A link to the decree text (in Italian language) is attached below
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Facebook, Twitter and Google to go before U.S. Senate Intelligence Committee

September kicks off a series of critical congressional hearings for Facebook, Twitter and Google focused on how these companies intend to protect against foreign meddling during the 2018 midterm elections and beyond. The tech companies will also be questioned by the Senate Intelligence Committee and the Senate Judiciary subcommittee about their plans to more broadly protect consumer data and privacy by more responsibly controlling content on their platforms, increasing transparency to the consumer and allowing for competition among internet providers. While both Facebook Inc. COO Sheryl Sandberg and Twitter Inc. CEO Jack Dorsey attended the Sept. 5th Senate Intelligence Committee hearing, Google, a unit of Alphabet Inc., left its chair empty, refusing to send its CEO Sundar Pichao or its co-founder and Alphabet CEO Larry Page.  In a letter sent to the Federal Trade Commission in late August 2018, Sen. Orrin G. Hatch (R., Ut.), a member of the Senate Judiciary Committee and its antitrust subcommittee, defined Google’s anti-competitive conduct as “disquieting.”  Consumer data breaches and/or perceived lack of protection by these platforms have caused sufficient concern that it is believed Congress could follow EU lawmakers by creating more stringent online privacy laws to protect users later this year, as the state of California has already done.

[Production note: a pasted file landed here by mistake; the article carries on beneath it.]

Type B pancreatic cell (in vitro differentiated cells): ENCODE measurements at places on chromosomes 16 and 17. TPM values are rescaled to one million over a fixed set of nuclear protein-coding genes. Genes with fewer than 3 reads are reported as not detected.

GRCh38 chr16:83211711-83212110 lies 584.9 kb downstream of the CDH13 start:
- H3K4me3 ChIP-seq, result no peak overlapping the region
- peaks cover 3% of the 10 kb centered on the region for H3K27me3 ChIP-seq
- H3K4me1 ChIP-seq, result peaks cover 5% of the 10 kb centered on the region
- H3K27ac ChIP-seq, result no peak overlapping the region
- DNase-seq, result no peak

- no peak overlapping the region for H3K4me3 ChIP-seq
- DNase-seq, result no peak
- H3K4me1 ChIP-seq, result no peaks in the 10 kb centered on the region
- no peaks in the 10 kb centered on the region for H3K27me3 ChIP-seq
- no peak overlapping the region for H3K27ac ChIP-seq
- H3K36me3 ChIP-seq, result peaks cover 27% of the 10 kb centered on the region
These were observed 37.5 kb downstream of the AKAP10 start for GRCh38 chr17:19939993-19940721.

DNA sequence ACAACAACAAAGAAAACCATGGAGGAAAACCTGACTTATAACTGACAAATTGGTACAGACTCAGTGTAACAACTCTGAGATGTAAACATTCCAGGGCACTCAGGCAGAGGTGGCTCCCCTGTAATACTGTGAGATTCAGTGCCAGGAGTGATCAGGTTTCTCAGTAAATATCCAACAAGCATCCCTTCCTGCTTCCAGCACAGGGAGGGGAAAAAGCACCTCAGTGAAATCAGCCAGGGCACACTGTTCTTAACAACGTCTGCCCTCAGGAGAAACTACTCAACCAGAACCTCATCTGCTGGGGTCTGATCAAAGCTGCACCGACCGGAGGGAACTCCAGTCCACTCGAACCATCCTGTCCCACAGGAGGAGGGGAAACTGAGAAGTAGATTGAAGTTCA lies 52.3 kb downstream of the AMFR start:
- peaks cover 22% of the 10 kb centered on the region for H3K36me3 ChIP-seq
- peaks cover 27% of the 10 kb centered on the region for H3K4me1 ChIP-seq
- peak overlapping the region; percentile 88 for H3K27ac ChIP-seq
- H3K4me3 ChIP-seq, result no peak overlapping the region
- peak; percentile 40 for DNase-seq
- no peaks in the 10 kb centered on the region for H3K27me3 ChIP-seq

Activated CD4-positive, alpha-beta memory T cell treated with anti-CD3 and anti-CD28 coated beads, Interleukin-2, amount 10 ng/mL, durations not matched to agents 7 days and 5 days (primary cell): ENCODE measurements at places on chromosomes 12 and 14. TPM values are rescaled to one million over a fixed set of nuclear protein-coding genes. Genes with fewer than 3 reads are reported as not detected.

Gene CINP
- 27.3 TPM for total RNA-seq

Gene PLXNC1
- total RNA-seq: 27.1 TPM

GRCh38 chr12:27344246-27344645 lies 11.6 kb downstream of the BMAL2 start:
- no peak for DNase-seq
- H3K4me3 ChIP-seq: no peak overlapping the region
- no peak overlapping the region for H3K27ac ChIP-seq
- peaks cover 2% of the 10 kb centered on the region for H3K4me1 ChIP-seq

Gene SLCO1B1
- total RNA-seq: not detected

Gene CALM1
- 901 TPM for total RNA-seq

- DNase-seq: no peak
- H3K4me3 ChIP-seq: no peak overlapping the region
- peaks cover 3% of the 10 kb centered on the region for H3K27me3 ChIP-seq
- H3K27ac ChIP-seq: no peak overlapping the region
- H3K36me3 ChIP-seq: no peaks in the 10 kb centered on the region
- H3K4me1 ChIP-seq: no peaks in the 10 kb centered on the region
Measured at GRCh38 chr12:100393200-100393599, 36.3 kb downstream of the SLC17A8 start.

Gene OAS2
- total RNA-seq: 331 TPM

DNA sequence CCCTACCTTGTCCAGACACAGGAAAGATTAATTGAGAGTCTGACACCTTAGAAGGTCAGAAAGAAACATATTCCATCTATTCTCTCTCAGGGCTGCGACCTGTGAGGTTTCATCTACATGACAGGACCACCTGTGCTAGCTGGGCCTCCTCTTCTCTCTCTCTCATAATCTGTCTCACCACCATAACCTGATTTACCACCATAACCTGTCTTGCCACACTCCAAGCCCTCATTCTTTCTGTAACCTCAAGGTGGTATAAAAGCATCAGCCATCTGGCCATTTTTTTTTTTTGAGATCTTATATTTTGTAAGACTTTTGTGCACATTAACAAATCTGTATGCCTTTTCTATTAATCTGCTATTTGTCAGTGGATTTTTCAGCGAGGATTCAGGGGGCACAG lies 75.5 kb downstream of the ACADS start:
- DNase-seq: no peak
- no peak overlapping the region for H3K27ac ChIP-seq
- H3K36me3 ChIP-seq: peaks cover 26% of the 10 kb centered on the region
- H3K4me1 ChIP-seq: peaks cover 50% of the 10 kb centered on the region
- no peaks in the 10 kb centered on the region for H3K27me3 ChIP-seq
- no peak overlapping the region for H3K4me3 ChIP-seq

A link to the WSJ original article is available here (subscription needed)